Compare any two graphics cards:
GeForce 9800 GT 1GB vs GeForce 9800 GT 512MB
IntroThe GeForce 9800 GT 1GB has a clock speed of 600 MHz and a GDDR3 memory speed of 900 MHz. It also makes use of a 256-bit bus, and makes use of a 65/55 nm design. It is comprised of 112 SPUs, 56 Texture Address Units, and 16 ROPs.
Compare those specifications to the GeForce 9800 GT 512MB, which uses a 65/55 nm design. nVidia has set the core frequency at 600 MHz. The GDDR3 memory is set to run at a frequency of 900 MHz on this specific model. It features 112 SPUs as well as 56 Texture Address Units and 16 Rasterization Operator Units.
(No game benchmarks for this combination yet.)
Power Usage and Theoretical BenchmarksBoth cards have the same power consumption.
Both cards have exactly the same memory bandwidth, so theoretically they should have identical performance. (explain)
Texel RateBoth cards have exactly the same texel fill rate, so theoretically they should perform equally good at at AF. (explain)
Pixel RateBoth cards have the exact same pixel fill rate, so in theory they should be equally good at at FSAA, and be capable of handling the same screen resolutions. (explain)
Please note that the above 'benchmarks' are all just theoretical - the results were calculated based on the card's specifications, and real-world performance may (and probably will) vary at least a bit.
Please note that the price comparisons are based on search keywords - sometimes it might show cards with very similar names that are not exactly the same as the one chosen in the comparison. We do try to filter out the wrong results as best we can, though.
Memory Bandwidth: Memory bandwidth is the largest amount of data (in units of megabytes per second) that can be moved over the external memory interface in one second. The number is worked out by multiplying the interface width by the speed of its memory. If it uses DDR type memory, it should be multiplied by 2 again. If it uses DDR5, multiply by 4 instead. The higher the card's memory bandwidth, the faster the card will be in general. It especially helps with AA, High Dynamic Range and high resolutions.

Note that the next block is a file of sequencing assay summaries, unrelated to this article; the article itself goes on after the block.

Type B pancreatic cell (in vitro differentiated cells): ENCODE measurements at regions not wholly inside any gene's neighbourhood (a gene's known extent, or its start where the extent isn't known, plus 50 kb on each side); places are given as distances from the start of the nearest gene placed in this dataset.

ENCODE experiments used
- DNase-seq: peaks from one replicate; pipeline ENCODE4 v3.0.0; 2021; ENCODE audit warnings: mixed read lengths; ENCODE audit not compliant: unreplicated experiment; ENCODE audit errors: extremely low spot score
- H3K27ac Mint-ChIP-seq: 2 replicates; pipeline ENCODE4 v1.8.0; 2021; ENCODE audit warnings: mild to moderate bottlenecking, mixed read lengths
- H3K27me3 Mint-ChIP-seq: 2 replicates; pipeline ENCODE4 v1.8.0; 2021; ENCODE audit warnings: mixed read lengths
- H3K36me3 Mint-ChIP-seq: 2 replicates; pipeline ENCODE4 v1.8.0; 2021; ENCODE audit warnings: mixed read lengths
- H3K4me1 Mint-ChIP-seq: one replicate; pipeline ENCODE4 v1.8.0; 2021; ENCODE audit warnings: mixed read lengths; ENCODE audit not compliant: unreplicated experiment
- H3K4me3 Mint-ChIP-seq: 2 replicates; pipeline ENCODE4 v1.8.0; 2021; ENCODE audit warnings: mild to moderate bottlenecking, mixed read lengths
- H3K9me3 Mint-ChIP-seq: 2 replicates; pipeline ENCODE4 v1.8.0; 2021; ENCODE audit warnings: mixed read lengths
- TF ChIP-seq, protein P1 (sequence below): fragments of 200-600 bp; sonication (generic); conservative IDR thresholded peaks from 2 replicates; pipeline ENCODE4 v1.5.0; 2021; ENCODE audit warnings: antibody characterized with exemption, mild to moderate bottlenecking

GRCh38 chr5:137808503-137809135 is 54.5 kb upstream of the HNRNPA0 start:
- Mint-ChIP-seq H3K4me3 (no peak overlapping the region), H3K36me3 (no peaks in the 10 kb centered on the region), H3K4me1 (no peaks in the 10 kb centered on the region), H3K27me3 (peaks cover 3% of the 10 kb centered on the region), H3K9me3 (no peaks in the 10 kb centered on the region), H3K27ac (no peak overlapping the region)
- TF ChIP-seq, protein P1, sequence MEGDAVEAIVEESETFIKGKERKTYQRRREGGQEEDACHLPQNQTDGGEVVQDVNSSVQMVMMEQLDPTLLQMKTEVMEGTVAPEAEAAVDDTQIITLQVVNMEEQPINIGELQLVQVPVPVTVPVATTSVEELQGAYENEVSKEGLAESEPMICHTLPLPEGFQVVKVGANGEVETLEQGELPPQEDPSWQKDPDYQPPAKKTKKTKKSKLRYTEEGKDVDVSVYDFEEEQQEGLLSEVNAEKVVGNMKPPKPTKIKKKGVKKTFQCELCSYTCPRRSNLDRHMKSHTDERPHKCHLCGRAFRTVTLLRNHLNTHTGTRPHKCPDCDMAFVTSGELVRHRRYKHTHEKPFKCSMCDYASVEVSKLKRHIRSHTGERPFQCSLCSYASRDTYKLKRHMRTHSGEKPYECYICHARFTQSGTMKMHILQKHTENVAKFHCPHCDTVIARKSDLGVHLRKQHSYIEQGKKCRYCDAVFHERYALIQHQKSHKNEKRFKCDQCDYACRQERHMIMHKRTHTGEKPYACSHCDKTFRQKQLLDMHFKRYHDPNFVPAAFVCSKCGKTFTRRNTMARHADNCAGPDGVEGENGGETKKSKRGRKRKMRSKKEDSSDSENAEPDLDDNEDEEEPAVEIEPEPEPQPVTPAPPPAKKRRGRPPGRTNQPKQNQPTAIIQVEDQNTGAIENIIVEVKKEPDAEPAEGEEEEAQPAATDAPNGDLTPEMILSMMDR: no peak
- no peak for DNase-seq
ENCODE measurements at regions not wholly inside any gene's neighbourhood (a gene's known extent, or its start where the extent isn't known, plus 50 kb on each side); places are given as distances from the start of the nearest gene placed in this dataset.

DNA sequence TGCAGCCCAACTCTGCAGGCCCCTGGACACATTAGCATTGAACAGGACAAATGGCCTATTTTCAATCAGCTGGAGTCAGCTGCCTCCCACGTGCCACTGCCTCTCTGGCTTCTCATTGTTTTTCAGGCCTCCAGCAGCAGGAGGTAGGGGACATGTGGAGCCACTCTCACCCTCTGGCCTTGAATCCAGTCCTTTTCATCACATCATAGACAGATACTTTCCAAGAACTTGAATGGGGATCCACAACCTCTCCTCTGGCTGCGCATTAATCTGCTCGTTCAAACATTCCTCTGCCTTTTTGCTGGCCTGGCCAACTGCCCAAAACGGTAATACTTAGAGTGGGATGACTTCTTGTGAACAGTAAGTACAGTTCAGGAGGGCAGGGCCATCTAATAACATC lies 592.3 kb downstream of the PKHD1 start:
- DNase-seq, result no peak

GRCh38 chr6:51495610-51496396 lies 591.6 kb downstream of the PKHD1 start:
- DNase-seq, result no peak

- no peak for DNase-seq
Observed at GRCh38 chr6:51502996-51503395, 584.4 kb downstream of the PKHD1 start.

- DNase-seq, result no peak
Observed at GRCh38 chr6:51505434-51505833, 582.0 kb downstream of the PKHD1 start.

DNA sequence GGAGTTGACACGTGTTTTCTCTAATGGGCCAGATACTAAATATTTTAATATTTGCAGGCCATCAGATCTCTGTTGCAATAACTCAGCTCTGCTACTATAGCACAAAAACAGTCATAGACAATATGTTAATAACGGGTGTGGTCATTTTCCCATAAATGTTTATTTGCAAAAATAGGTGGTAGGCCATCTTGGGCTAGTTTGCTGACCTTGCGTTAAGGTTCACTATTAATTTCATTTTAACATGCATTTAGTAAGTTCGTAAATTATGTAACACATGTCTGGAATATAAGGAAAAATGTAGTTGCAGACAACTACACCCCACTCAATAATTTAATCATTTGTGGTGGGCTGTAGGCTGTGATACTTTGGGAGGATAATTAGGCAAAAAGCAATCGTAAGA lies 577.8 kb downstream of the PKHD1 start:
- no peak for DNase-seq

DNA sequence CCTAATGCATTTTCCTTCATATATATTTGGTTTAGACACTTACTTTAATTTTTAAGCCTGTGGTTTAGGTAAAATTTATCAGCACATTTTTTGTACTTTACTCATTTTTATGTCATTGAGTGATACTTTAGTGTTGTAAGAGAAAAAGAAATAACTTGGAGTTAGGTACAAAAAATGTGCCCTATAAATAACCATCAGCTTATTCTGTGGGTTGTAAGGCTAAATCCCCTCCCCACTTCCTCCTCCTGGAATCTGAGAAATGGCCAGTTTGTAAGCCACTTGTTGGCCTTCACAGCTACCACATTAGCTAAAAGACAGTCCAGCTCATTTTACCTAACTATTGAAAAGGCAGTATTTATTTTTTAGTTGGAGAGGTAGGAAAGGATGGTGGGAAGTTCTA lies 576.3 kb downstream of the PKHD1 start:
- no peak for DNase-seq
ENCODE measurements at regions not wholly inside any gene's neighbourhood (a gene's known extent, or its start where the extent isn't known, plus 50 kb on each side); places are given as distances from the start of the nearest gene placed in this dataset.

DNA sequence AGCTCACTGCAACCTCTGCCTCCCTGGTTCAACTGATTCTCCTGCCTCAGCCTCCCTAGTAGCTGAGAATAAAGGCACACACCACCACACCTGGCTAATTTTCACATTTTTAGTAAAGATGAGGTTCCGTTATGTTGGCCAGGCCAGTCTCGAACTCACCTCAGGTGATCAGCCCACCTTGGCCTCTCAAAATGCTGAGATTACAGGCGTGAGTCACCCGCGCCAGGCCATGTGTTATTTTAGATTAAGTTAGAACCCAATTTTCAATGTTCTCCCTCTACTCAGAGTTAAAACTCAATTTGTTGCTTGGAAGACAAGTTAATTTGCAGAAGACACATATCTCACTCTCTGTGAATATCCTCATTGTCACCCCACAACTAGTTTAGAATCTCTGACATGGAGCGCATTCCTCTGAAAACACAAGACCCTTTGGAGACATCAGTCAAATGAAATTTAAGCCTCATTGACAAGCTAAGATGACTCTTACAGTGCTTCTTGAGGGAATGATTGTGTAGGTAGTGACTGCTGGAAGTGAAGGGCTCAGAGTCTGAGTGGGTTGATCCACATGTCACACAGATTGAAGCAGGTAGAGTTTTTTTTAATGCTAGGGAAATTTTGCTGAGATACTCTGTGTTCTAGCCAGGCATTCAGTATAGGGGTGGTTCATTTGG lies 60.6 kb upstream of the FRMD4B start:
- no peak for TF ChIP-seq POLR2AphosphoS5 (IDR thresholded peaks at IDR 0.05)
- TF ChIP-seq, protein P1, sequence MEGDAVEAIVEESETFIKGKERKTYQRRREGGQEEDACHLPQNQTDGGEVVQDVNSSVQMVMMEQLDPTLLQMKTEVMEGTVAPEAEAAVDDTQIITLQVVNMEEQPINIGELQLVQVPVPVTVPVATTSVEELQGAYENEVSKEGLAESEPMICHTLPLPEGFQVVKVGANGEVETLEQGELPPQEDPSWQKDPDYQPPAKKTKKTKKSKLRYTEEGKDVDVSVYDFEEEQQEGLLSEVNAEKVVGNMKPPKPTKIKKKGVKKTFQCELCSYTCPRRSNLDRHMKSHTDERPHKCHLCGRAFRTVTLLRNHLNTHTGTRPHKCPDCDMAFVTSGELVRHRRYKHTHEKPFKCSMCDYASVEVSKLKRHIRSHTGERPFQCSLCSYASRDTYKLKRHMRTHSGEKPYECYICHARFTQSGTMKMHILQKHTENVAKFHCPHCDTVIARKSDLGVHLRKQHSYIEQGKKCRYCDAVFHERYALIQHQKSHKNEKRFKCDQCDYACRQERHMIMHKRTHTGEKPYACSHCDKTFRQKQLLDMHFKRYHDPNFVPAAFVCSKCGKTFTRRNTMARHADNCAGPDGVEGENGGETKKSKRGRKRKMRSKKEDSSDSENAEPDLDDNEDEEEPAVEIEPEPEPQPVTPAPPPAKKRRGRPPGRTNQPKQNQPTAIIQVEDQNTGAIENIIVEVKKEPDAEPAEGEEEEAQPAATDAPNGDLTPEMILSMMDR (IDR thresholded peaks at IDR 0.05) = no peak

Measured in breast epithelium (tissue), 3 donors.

Texel Rate: Texel rate is the maximum number of texture map elements (texels) that can be processed in one second. This figure is calculated by multiplying the total number of texture units of the card by the core clock speed of the chip. The better this number, the better the video card will be at texture filtering (anisotropic filtering - AF). It is measured in millions of texels applied in a second.
Pixel Rate: Pixel rate is the maximum amount of pixels the video card could possibly record to its local memory per second - measured in millions of pixels per second. The figure is calculated by multiplying the number of ROPs by the clock speed of the card. ROPs (Raster Operations Pipelines - aka Render Output Units) are responsible for filling the screen with pixels (the image). The actual pixel output rate also depends on lots of other factors, especially the memory bandwidth - the lower the memory bandwidth is, the lower the potential to get to the max fill rate.